Queen's scientists discover "ecologically unique" changes in Arctic lake
Queen’s University biologists are part of an international research team whose discovery of a rare sediment core in a remote Arctic lake provides compelling evidence of unprecedented environmental changes occurring over the past few decades.
“Our findings show that the last several decades have been the most ecologically unique in 200,000 years,” says Neal Michelutti, a research scientist at the Paleoecological Environmental Assessment and Research Lab (PEARL) at Queen’s. With Biology professor John Smol, Canada Research Chair in Environmental Change, and master’s student Cheryl Wilson, the Queen’s researchers are part of a multidisciplinary team led by University of Colorado scientist Yarrow Axford.
The study was published on-line today in the prestigous international journal, Proceedings of the National Academy of Sciences.
The sediment core, retrieved from a lake bottom on Baffin Island, predates by about 80,000 years the oldest cores from the Greenland Ice Sheet, capturing two ice ages as well as three interglacial periods.
“Lake sediments are natural recorders of climate and environmental changes, as they preserve archives of past geochemical and physical conditions, as well as a diverse record of important biological indicators,” Ms Wilson explains. The research team used algae and aquatic insect fossils preserved in the sediment core to reconstruct past climatic and other environmental conditions.
Their analyses show that changes in species, as well as lake-water chemistry, were tightly linked to past shifts in climate. The sediment records have allowed the team to reconstruct climatic and environmental conditions of the past three warm periods between the last two ice ages, and compare them to the human-influenced climate of today.
“The 20th century is the only period during the past 200 millennia in which aquatic indicators reflect increased warming, despite the declining effect of slow changes in the tilt of the Earth’s axis which, under natural conditions, would lead to climatic cooling,” notes the University of Colorado’s Dr. Axford.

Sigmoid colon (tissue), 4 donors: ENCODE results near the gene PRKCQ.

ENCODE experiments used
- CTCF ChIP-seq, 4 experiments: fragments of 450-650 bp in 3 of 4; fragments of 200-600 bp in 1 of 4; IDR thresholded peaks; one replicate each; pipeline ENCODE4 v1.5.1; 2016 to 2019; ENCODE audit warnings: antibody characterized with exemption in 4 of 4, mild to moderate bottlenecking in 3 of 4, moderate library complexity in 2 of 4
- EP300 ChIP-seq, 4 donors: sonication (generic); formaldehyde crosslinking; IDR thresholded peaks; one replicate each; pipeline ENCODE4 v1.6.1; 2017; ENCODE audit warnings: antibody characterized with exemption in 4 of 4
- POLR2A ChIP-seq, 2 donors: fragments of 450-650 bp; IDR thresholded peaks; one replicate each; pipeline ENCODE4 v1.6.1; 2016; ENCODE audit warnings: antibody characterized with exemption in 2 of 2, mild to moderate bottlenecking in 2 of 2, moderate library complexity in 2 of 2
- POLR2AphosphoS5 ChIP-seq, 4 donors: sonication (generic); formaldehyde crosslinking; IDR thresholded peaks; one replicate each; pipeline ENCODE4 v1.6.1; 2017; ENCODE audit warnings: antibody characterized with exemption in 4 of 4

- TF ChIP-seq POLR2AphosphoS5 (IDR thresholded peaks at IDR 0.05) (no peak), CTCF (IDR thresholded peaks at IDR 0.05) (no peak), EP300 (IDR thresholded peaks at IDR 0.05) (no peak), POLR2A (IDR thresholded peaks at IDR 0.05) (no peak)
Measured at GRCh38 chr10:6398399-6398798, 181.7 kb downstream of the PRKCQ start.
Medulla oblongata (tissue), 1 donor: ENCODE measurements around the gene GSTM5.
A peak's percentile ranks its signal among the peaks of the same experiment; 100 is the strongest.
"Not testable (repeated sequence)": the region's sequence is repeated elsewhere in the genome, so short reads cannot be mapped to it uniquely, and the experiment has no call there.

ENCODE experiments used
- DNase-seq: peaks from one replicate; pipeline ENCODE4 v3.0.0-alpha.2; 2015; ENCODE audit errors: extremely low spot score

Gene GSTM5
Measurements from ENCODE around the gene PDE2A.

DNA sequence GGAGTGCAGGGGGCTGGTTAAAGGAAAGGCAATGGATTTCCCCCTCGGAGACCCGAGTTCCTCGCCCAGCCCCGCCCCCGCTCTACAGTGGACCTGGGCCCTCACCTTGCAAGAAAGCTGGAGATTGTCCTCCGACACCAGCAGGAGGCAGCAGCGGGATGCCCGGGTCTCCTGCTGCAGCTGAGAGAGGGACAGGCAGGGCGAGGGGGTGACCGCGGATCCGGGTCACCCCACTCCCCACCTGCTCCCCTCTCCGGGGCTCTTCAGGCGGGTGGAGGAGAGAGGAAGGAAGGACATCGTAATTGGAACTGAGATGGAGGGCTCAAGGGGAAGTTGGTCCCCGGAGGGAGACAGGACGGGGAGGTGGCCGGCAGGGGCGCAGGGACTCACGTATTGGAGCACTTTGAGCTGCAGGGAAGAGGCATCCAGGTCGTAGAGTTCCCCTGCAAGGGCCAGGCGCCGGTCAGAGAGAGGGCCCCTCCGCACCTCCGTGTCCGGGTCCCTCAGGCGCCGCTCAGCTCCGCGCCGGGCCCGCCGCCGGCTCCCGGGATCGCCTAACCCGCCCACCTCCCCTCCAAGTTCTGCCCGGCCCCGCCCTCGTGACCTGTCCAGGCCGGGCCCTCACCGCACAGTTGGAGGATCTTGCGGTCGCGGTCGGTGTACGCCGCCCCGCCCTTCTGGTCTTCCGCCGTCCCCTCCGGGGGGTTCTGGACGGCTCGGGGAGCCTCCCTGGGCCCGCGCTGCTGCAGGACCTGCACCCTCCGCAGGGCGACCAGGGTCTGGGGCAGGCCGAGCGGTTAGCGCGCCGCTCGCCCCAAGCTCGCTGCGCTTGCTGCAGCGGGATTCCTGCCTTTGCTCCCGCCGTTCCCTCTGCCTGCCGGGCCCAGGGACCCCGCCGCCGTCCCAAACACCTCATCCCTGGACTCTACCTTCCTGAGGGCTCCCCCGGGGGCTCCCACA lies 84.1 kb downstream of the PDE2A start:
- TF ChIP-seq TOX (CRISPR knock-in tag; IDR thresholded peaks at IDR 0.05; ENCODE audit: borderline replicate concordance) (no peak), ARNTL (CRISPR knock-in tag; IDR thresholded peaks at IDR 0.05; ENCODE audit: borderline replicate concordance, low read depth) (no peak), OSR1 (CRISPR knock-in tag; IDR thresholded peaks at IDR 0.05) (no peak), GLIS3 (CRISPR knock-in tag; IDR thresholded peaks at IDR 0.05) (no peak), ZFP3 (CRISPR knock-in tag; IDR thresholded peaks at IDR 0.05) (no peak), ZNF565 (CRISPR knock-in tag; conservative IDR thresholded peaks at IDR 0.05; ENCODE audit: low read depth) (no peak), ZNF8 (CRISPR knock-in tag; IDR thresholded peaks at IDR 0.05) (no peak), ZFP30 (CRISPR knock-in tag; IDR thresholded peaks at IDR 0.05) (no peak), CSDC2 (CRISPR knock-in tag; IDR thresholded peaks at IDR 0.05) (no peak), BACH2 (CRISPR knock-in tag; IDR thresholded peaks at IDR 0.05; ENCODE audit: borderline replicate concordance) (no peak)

Such long lake records are extremely rare in glacial regions because the massive ice sheets during past ice ages typically scraped and scoured the underlying bedrock and removed previous sediment records, much like a huge bulldozer. The Baffin Island lake was spared this scouring due to the presence of what is known as cold-based ice, which is non-erosive and acts to preserve landscape features such as lakes and the sediments contained within their basins.
“Our results show that the ‘human footprint’ is overpowering long-standing natural processes, even in remote Arctic regions,” says Dr. Smol, winner of the 2004 NSERC Herzberg Gold Medal as Canada’s top scientist. “This historical record shows that we are dramatically affecting the ecosystems on which we depend. We have started uncontrolled experiments on this planet, and we have entered unchartered territory. The situation is far worse than we thought and this is only the beginning.”
Other members of the team are from the University of Alberta, University of Buffalo and University of Massachusetts.